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Over-expression of a poor prognostic marker in prostate cancer: AQP5 promotes cells growth and local invasion
World Journal of Surgical Oncology volume 12, Article number: 284 (2014)
The aquaporins (AQPs), water channel proteins, are known playing a major role in transcellular and transepithelial water movement; they also exhibit several properties related to tumor development. The aim of the present study is to elucidate whether the expression of AQP5 is a strong prognostic biomarker for prostate cancer, and the potential role in the progression of prostate cancer cells.
AQP5 expression was measured in 60 prostate cancer tissues and cells (both PC-3 and LNCaP) by immunohistochemistry and immunofluorescence assay. AQP5 gene amplification was detected with FISH (fluorescence in situ hybridization). Proliferation and migration of cells and AQP5 siRNA cells were detected with MTT (3-(4,5-dimethylthiazol-2-yl)-2,5-diphenyl tetrazolium bromide) and Boyden chambers. Circulating tumor cells (CTCs) were detected by imFISH staining (CEP8-CD45-DAPI) assay.
The results showed that in 60 tumor specimens, 19 (31.7%) patients showed high level of AQP5 expression, while 30 (50.0%) showed a moderate, intermediate level of staining, and 11 (18.3%) showed an absence of AQP5 staining, respectively. High-expression of AQP5 protein frequently accompanied gene amplification detection with FISH. The AQP5 over-expression was also associated with TNM stage (P = 0.042), and lymph node metastasis (P = 0.001). The relationships between age or tumor size with the expression of AQP5 were not significant (P > 0.05). A positive correlation between the number of CTCs and AQP5 expression (P < 0.05) was demonstrated. In addition, patients who were negative for AQP5 had superior cumulative survival rate than those who were positive for it. Over-expression of AQP5 protein was also found in prostate cancer cells and cell proliferation and migration were significantly attenuated by AQP5-siRNA.
We concluded that AQP5 in prostate cancer was an independent prognostic indicator. AQP5 over-expression was likely to play a role in cell growth and metastasis. These conclusions suggest that AQP5 may be an effective therapeutic target for prostate cancer.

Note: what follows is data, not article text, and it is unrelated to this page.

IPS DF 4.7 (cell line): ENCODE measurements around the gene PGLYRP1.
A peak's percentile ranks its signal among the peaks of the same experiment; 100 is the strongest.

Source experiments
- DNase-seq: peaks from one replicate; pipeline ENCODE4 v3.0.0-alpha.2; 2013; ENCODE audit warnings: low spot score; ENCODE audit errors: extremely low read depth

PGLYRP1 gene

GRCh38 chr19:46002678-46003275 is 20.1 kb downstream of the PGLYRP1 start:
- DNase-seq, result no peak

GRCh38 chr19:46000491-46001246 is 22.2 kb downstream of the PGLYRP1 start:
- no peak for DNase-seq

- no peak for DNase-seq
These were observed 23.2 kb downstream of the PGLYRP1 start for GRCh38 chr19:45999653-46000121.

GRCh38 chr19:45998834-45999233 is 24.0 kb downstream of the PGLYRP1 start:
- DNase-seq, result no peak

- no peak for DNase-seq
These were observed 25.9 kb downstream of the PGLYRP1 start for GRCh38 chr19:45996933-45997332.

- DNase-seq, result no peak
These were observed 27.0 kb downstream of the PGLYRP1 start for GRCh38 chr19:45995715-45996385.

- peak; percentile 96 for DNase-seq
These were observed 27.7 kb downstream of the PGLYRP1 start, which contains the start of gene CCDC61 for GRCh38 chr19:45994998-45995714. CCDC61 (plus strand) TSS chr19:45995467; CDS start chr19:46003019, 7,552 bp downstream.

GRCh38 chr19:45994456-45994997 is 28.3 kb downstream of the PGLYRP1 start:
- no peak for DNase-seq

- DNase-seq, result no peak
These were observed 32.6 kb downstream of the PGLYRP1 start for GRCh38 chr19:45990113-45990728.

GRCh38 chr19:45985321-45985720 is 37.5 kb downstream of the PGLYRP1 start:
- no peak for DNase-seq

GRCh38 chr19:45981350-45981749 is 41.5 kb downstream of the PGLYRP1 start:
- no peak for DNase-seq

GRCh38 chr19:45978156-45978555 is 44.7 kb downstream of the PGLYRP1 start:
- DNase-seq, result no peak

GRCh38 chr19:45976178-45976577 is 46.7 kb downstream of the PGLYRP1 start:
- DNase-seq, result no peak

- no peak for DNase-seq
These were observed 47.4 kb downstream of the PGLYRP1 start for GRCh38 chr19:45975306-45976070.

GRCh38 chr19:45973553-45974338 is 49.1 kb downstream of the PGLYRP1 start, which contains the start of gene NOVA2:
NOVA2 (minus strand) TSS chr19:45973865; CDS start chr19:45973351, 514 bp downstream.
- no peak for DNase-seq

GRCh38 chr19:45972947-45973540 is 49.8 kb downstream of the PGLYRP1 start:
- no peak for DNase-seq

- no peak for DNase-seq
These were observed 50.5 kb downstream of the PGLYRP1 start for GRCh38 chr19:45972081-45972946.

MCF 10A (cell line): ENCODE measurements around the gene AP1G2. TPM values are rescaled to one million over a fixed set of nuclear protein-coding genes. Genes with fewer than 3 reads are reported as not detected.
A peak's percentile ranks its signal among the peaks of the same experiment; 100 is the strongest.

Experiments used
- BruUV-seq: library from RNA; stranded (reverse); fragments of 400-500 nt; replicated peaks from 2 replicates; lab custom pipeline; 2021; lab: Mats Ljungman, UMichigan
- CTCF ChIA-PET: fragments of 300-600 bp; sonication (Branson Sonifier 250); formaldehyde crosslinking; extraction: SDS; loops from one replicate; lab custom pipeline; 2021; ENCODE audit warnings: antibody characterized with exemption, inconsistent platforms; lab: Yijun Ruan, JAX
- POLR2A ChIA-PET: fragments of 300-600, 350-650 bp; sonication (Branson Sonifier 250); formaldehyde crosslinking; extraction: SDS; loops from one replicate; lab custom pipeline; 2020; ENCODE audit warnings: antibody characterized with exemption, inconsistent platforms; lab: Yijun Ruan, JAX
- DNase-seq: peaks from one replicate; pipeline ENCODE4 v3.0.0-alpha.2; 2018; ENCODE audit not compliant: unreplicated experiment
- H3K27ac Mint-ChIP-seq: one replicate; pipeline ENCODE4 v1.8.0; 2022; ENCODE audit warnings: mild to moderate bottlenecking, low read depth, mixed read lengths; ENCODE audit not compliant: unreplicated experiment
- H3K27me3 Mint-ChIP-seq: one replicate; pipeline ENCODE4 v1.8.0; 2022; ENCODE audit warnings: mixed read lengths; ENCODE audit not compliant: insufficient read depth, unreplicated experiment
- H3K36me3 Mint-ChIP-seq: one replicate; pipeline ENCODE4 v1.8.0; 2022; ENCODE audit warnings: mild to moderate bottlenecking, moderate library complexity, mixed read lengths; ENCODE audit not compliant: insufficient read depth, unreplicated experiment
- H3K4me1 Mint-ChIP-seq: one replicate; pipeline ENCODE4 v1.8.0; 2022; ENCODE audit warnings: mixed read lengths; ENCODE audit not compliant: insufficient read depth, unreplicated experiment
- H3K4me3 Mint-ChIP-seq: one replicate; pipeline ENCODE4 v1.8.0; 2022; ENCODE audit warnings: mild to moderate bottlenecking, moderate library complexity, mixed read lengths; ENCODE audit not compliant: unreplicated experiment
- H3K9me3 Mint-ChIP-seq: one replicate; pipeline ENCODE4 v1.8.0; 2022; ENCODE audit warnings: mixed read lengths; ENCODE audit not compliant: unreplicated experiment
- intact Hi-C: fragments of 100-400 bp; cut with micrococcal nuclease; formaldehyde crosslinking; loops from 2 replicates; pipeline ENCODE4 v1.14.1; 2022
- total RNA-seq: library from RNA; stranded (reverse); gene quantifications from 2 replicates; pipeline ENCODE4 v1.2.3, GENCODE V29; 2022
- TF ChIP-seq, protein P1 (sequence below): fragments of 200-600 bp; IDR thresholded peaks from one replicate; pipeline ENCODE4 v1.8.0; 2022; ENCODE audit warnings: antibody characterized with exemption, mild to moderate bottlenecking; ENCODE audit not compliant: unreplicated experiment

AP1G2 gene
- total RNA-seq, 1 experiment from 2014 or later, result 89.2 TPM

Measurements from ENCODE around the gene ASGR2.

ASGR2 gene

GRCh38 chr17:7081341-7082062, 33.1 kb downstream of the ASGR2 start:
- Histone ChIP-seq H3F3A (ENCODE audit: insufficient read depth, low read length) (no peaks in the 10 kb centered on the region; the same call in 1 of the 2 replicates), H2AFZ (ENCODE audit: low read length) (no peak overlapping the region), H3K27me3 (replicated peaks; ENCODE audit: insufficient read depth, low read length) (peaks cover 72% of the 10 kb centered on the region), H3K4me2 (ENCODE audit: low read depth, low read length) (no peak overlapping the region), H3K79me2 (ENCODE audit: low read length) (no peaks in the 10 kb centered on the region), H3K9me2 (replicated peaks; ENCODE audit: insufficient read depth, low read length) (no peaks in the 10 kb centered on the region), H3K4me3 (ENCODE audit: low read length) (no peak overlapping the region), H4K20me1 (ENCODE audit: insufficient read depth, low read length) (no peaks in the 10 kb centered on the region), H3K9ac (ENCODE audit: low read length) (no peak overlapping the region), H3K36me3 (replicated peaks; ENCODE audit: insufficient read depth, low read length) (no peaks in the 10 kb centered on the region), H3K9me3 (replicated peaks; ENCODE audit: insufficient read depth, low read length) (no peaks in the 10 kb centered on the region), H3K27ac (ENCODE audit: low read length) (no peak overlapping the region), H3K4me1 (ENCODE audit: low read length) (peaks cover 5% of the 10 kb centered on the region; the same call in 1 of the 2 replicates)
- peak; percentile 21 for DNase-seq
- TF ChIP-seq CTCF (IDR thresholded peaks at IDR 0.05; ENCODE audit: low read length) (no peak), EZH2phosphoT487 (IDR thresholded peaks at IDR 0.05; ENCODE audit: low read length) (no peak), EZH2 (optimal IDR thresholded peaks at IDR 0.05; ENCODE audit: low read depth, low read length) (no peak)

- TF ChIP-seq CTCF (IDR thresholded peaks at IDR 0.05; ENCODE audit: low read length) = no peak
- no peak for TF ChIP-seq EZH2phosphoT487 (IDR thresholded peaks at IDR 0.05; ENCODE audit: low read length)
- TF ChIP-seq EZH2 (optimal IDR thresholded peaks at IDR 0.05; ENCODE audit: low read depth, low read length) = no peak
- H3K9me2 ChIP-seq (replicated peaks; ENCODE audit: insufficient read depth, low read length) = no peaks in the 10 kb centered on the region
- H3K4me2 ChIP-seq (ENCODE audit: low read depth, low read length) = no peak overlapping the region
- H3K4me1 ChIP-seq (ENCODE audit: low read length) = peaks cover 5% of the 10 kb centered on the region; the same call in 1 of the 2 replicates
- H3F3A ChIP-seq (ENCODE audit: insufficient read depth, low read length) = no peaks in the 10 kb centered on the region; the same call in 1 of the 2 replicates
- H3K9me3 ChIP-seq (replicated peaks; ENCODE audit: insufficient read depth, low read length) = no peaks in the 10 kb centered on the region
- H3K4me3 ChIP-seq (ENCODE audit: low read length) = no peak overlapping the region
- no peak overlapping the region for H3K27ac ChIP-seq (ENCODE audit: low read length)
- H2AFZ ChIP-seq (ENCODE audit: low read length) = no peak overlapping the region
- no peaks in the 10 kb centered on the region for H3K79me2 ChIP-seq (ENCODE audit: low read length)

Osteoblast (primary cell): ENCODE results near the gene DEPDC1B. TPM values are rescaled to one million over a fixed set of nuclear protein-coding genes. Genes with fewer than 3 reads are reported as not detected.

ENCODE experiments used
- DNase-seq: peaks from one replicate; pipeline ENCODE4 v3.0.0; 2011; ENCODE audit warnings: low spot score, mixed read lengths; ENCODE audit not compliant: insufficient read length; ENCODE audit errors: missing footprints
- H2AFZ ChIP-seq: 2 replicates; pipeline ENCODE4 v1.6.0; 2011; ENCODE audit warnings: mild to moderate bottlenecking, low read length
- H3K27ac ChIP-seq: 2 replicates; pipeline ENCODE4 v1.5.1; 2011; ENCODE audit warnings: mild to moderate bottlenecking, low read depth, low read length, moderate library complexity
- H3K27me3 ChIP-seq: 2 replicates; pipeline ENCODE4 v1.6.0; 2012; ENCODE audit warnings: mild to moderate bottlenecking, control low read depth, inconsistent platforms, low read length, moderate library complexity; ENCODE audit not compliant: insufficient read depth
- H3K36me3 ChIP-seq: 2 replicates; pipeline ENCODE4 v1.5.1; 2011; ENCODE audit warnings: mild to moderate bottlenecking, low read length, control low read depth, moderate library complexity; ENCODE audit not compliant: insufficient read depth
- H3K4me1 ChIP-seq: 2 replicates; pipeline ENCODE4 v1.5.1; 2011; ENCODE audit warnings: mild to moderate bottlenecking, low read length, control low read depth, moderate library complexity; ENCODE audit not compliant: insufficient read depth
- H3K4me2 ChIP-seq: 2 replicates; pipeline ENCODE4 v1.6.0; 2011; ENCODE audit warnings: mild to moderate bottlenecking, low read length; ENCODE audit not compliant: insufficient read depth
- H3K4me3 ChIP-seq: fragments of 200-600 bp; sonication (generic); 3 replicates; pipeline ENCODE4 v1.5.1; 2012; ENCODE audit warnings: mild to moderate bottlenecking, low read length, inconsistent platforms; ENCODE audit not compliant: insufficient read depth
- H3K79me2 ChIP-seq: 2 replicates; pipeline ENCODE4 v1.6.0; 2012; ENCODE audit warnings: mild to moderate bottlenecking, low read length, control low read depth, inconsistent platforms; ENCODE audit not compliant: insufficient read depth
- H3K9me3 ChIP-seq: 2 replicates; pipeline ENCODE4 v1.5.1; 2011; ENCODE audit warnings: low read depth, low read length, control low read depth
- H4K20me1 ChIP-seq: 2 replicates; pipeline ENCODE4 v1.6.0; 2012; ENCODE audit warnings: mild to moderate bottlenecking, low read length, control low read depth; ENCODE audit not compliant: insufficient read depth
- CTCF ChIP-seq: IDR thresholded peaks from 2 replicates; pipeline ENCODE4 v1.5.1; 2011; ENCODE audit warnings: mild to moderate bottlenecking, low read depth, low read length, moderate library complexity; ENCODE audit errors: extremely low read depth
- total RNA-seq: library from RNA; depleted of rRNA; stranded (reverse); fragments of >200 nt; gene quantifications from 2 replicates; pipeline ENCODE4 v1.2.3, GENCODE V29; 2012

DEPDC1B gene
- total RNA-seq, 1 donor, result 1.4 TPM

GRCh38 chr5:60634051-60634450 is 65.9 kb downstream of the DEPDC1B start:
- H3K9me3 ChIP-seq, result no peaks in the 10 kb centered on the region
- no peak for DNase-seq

Prostate cancer (PCa) is the second most frequent cause of cancer-related deaths among males in the USA . Despite the widespread presence of clinically insignificant tumors in elderly men, PCa commonly has an aggressive phenotype that requires prompt intervention . Therefore, it is extremely important to seek novel targets for therapeutic intervention.
Recently, studies have shown that tumor growth, development, invasion and metastasis depend on tumor microenvironment and tumor metabolism. Specifically, the water balance between the inside and outside of cells is essential to maintain the malignant epithelial cell function. Water can permeate the plasma membrane by simple diffusion, but bulk water flow is mediated by a channel mechanism through aquaporin (AQP) enzymes . AQPs belong to a family of water-transporting proteins. Up to now, 13 members of the AQPs have been identified and can be subdivided into two groups on the basis of their permeability: AQP1, 2, 4, 5 and 8 are water-selective transporters, while AQP3, 7, 9 and 10, termed aquaglyceroporins, transport water as well as glycerol and other small solutes [4–6].
The role of AQPs in tumor pathogenesis has been identified. The study showed that aquaporin 3 was found to be over-expressed in malignant prostate tissue and may be involved in tumor progression [7, 8]. The expression of AQP1 is confined to prostate cancer cells and may be involved in microvascular alteration during tumor angiogenesis . The over-expression of AQP5 was examined recently and showed that AQP5 is significantly associated with cervical cancer, ovarian cancer, and breast cancer progression . It was shown that AQP5 plays a key role in cell proliferation. A recent study showed that AQP5 expression in colorectal cancer is significantly associated with lung metastasis that is possibly mediated by the activation of Ras, mitogen activated protein kinase (MAPK) and Rb signaling pathways . However, the expression of AQP5 in prostate cancer and its clinical significance remain unexplored. To evaluate the potential of AQP5 as a novel prognostic marker of prostate cancer, we employed immunohistochemical, immunofluorescence, and FISH methods to detect the expression and amplification of AQP5 gene in clinical samples and prostate cancer cells, and immunofluorescence in situ hybridization (imFISH) staining to detect CTCs. We first analyzed the correlations between the expression of AQP5 and clinicopathologic features, CTCs, and prognosis of prostate cancer. Then, we also analyzed the effects of AQP5 knockdown on the cell proliferation and migration with 3-(4,5-dimethylthiazol-2-yl)-2,5-diphenyl tetrazolium bromide (MTT) and Boyden chambers.